Israeli cancer fund marks 40 years of saving lives

Andrew Faas, an ICRF donor and cancer survivor, stands at the ICRF donor recognition wall in Tel Aviv during a recent trip to Israel that celebrated the organization’s 40th anniversary.
Andrew Faas, an ICRF donor and cancer survivor, stands at the ICRF donor recognition wall in Tel Aviv during a recent trip to Israel that celebrated the organization’s 40th anniversary.

Israel Cancer Research Fund supporters, volunteers and donors are celebrating 40 years since the non-profit organization began raising money to promote life-saving cancer research.

About 25 people from ICRF’s eight chapters throughout North America and Israel got together in Israel in October to visit some of the 90 scientists working at major Israeli universities and hospitals that ICRF funds to work towards cures for various cancers.

Since 1975, ICRF has granted about $53 million (US) to Israeli cancer research scientists, which has resulted in cancer-fighting drugs, including Gleevec, a drug that treats chronic myelogynous leukemia, and Doxil, a drug that fights ovarian, breast and AIDS-related cancers.

Andrew Faas, an ICRF donor and a cancer survivor who joined the delegation to Israel last month – during which the group visited Hebrew University in Jerusalem, the Weizmann Institute of Science, Tel Aviv University and Ben Gurion University, and were treated to a gala hosted by ICRF’s Jerusalem chapter chair Tamir Gilat, who is a cancer survivor and former goalie for the Maccabi Tel Aviv soccer team – wrote a blog post that highlighted the need for an organization like ICRF.

“Unfortunately, now as in 1975 when ICRF was formed, governments and big Pharma (the pharmaceutical industry) provide little investment in basic research,” Faas wrote.

“Were it not for Israeli scientists funded by the ICRF, I would be dead today. Just over a decade ago I was diagnosed with leukemia and given, at most, six years to live. Thankfully I was prescribed a drug, Gleevec, which turned my fatal condition into a chronic one. ICRF funded the research, which led to the development of this miracle drug, which targets the harmful cells without affecting the healthy ones.”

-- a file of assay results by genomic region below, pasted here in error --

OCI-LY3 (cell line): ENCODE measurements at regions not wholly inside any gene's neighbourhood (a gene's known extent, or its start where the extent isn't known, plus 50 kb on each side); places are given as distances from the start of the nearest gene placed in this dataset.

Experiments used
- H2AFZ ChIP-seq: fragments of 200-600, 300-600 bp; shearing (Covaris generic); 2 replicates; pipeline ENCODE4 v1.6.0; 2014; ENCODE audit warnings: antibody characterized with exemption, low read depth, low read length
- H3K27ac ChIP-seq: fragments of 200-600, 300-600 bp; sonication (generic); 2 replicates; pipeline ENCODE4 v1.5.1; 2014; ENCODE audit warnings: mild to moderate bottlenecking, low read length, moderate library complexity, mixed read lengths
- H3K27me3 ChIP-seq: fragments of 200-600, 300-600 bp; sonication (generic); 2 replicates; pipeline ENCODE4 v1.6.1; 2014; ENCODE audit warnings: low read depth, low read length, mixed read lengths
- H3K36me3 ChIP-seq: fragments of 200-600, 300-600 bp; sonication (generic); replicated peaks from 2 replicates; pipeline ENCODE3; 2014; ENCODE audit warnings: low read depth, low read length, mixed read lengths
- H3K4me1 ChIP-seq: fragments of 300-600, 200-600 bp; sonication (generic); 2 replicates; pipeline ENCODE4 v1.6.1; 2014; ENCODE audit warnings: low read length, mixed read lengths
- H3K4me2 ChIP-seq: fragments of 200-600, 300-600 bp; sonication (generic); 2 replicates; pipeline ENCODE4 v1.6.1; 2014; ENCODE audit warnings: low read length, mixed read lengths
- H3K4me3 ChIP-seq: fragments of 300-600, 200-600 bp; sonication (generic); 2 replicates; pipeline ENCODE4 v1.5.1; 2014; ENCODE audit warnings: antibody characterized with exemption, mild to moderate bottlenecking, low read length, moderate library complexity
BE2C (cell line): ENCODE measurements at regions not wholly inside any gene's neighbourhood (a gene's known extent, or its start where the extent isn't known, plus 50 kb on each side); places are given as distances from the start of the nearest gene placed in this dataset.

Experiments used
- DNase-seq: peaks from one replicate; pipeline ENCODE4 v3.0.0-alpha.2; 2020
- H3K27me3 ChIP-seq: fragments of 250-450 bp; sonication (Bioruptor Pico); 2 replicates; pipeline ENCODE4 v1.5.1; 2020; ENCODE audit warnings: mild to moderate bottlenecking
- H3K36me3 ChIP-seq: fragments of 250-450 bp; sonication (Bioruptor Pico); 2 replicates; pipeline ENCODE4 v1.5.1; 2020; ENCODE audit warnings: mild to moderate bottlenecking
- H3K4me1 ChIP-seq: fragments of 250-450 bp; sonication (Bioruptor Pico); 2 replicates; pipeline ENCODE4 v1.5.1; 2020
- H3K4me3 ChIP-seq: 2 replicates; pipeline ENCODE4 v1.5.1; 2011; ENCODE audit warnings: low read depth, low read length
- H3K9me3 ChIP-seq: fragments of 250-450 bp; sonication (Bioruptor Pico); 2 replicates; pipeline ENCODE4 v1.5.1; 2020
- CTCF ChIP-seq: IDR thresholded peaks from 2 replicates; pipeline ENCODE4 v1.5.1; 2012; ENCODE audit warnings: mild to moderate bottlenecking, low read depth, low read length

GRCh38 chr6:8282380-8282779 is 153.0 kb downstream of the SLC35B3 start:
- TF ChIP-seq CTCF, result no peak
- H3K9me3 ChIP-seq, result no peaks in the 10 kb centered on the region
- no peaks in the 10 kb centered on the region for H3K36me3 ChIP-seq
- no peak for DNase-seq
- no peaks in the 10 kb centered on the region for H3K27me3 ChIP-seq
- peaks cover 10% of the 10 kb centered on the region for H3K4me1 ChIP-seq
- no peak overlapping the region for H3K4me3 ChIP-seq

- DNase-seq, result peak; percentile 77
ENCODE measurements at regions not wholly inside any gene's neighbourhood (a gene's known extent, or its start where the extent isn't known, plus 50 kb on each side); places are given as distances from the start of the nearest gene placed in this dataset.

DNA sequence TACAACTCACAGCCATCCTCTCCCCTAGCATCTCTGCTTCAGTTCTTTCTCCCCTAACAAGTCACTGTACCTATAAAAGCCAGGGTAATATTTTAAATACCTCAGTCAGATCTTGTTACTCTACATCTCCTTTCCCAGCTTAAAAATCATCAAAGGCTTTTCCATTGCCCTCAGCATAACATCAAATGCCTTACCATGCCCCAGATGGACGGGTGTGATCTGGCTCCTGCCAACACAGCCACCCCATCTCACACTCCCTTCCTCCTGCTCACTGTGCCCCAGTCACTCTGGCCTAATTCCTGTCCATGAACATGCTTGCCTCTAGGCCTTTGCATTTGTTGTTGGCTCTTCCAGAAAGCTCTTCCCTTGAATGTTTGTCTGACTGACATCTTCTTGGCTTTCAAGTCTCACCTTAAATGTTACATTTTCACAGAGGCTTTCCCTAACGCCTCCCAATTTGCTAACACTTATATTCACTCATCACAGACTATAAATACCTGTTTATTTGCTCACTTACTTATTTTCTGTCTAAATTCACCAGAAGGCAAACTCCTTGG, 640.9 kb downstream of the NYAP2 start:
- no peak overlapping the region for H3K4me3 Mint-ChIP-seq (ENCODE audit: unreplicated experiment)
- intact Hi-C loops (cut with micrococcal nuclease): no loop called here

He said in the years since his diagnosis, the Faas Foundation has supported ICRF for more than just personal reasons.

“It is our passion for basic research that has been the major factor. Without basic research there would be no discovery, and without funding there would be no basic research, which would restrain the development of better treatments and ultimately a cure.”

Joy Wagner Arbus, the executive director of ICRF in Toronto explained that the basic research that is being done is focused on “cellular division and why a cell starts off as being non-cancerous and high functioning in a person’s body and how it changes to become cancer.”

Brad Goldhar ICRF’s international president added that ICRF-funded scientists are changing the landscape of cancer treatment around the world.

“The big buzzword these days is personalized medicine, which means two people that walk into a hospital with the same disease – let’s say it’s breast cancer or lung cancer – may have different personal genetic makeup. Therefore the treatment of their disease has to be different. There is a lot of focus on how to get to the point where you can basically figure out the genetic makeup of the individual, and then come up with the right cocktail, a combination of medicine that will be beneficial,” Goldhar said.

He said that although the research is happening in Israel, the impact is global.

“If you ask a doctor working at a major cancer clinic anywhere in the world, ‘Are you using Israeli science in your clinic?’ no matter where they are in the world, the answer would be yes. So whether it’s that drug, or others, or other types of therapies, there is Israeli science everywhere,” he said.

One of the most exciting developments for ICRF in its 40th year, is that, for the first time, the organization is funding collaborative research between Israeli and North American researchers.

“There are three projects that are being funded. One is with a scientist working at Toronto General Hospital in partnership with scientists at Bar Ilan University. There was some pretty serious competition to get that funding and of the various projects that were reviewed, a scientist at Toronto General Hospital was one of the recipients,” Goldhar said.